Abstract: The process of perception requires not only the brain's receipt of sensory data but also the meaningful organization of that data in relation to the perceptual experience held in memory. Although it typically results in a conscious percept, the process of perception is not fully conscious. Research on the neural substrates of human visual perception has suggested that regions of limbic cortex, including the medial orbital frontal cortex (mOFC), may contribute to intuitive judgments about perceptual events, such as guessing whether an object might be present in a briefly presented fragmented drawing. Examining dense array measures of cortical electrical activity during a modified Waterloo Gestalt Closure Task, results show, as expected, that activity in medial orbital frontal electrical responses (about 250 ms) was associated with intuitive judgments. Activity in the right temporal-parietal-occipital (TPO) region was found to predict mOFC (~150 ms) activity and, in turn, was subsequently influenced by the mOFC at a later time (~300 ms). The initial perception of gist or meaning of a visual stimulus in limbic networks may thus yield reentrant input to the visual areas to influence continued development of the percept. Before perception is completed, the initial representation of gist may support intuitive judgments about the ongoing perceptual process.
Intuitive numbers guide decisions  [PDF]
Ellen Peters,Paul Slovic,Daniel Vastfjall,C. K. Mertz
Judgment and Decision Making , 2008,
Abstract: Measuring reaction times to number comparisons is thought to reveal a processing stage in elementary numerical cognition linked to internal, imprecise representations of number magnitudes. These intuitive representations of the mental number line have been demonstrated across species and human development but have been little explored in decision making. This paper develops and tests hypotheses about the influence of such evolutionarily ancient, intuitive numbers on human decisions. We demonstrate that individuals with more precise mental-number-line representations are higher in numeracy (number skills) consistent with previous research with children. Individuals with more precise representations (compared to those with less precise representations) also were more likely to choose larger, later amounts over smaller, immediate amounts, particularly with a larger proportional difference between the two monetary outcomes. In addition, they were more likely to choose an option with a larger proportional but smaller absolute difference compared to those with less precise representations. These results are consistent with intuitive number representations underlying: a) perceived differences between numbers, b) the extent to which proportional differences are weighed in decisions, and, ultimately, c) the valuation of decision options. Human decision processes involving numbers important to health and financial matters may be rooted in elementary, biological processes shared with other species.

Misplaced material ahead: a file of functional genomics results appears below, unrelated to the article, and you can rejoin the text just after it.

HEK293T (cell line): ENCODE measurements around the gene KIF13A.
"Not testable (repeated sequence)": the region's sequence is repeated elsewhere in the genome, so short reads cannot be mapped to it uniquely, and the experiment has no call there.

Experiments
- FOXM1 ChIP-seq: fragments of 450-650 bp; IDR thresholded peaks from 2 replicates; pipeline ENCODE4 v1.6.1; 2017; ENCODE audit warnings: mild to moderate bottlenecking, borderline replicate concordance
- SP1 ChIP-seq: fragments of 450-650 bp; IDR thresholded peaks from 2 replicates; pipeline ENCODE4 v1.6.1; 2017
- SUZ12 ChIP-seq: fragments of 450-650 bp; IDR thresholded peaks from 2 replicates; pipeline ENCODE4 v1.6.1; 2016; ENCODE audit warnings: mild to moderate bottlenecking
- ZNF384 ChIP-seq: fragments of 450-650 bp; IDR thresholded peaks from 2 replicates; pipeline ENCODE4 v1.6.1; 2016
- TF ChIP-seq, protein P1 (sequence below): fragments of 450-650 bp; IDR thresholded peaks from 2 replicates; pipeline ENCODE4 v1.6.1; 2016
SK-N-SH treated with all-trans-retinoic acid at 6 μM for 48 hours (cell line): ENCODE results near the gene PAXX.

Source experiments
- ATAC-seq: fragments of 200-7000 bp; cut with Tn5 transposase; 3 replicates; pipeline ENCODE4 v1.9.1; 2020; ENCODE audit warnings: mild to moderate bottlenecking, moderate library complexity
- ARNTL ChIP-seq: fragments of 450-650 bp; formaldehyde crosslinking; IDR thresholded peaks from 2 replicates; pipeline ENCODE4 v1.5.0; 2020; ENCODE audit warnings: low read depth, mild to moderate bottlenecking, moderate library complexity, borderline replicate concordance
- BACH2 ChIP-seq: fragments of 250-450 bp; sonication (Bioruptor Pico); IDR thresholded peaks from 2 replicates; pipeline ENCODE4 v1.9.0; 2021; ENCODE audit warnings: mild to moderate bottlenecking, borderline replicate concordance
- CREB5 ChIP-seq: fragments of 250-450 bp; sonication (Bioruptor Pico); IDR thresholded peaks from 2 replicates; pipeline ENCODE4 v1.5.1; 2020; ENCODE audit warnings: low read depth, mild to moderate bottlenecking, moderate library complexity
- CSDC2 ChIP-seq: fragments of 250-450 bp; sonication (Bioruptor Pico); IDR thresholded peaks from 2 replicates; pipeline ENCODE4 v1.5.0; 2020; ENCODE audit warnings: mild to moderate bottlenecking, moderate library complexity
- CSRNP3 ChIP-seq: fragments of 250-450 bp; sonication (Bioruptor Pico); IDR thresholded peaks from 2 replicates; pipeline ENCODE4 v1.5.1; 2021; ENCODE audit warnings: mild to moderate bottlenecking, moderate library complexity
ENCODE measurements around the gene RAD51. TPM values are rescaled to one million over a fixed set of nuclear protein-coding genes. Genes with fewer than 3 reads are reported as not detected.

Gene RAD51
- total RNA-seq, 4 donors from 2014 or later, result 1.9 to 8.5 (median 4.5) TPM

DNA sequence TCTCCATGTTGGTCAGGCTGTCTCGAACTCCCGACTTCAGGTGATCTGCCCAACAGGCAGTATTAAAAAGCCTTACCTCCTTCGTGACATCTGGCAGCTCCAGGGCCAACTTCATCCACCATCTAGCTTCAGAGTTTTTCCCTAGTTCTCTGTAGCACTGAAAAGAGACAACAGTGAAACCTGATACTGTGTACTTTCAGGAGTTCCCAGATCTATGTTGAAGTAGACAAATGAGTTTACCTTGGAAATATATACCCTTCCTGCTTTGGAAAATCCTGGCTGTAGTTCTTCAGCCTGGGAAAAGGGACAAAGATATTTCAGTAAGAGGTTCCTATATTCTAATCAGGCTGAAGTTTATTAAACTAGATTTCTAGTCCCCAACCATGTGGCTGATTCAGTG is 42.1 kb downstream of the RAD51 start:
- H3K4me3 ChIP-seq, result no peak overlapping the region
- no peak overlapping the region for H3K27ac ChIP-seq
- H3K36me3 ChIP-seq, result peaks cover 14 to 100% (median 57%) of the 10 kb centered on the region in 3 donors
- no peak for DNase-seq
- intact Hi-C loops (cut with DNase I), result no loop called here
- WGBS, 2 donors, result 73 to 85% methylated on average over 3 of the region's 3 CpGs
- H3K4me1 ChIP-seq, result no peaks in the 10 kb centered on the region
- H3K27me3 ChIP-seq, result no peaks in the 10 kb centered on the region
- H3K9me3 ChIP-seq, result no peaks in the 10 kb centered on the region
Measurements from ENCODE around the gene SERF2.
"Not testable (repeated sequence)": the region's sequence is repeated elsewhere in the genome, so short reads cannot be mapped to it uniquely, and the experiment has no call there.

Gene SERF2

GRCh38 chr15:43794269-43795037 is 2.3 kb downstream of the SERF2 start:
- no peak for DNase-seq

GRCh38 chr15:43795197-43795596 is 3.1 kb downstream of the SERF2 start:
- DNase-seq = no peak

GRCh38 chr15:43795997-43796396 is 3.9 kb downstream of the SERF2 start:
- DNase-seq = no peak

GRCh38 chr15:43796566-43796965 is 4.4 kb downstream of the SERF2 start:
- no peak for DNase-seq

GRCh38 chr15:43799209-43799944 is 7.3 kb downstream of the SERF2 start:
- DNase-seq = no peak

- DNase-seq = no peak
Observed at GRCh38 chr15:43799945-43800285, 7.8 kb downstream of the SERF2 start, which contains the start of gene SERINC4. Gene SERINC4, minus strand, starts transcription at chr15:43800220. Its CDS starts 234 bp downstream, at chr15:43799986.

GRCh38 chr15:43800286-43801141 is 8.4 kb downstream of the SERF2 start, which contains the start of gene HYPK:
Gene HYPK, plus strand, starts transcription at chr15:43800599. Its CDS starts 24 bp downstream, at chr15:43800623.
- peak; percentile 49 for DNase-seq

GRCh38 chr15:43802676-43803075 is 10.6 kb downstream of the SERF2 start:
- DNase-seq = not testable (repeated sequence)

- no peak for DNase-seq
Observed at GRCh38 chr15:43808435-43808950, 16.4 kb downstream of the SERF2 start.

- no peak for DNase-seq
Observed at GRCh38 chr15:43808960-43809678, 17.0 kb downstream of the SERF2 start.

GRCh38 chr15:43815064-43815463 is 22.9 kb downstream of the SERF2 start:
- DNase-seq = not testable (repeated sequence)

Outlier Detection: Applications And Techniques
Karanjit Singh,Shuchita Upadhyaya
International Journal of Computer Science Issues , 2012,
Abstract: Outliers once upon a time regarded as noisy data in statistics, has turned out to be an important problem which is being researched in diverse fields of research and application domains. Many outlier detection techniques have been developed specific to certain application domains, while some techniques are more generic. Some application domains are being researched in strict confidentiality such as research on crime and terrorist activities. The techniques and results of such techniques are not readily forthcoming. A number of surveys, research and review articles and books cover outlier detection techniques in machine learning and statistical domains individually in great details. In this paper we make an attempt to bring together various outlier detection techniques, in a structured and generic description. With this exercise, we hope to attain a better understanding of the different directions of research on outlier analysis for ourselves as well as for beginners in this research field who could then pick up the links to different areas of applications in details.
"Critique of intuitive reason"  [PDF]
Dobrijevi? Aleksandar
Filozofija i Dru?tvo , 2005, DOI: 10.2298/fid0526179d
Abstract: The author displays and reexamines Hare’s "two-level theory" of normative moral thinking ("intuitive" level and "critical" level), including goals that are intended by its establishing. Given Hare’s holism, the met ethical level, considered as fundamental or the "third" level, has notable effect on process of normative reasoning, especially if it is taken as one of the determinant of the critical moral thin king. Central part of the analysis is examination of utilitarian character of the theory.
The Essence of Intuitive Set Theory  [PDF]
Kannan Nambiar
Mathematics , 2001,
Abstract: Intuitive Set Theory (IST) is defined as the theory we get, when we add Axiom of Monotonicity and Axiom of Fusion to Zermelo-Fraenkel set theory. In IST, Continuum Hypothesis is a theorem, Axiom of Choice is a theorem, Skolem paradox does not appear, nonLebesgue measurable sets are not possible, and the unit interval splits into a set of infinitesimals.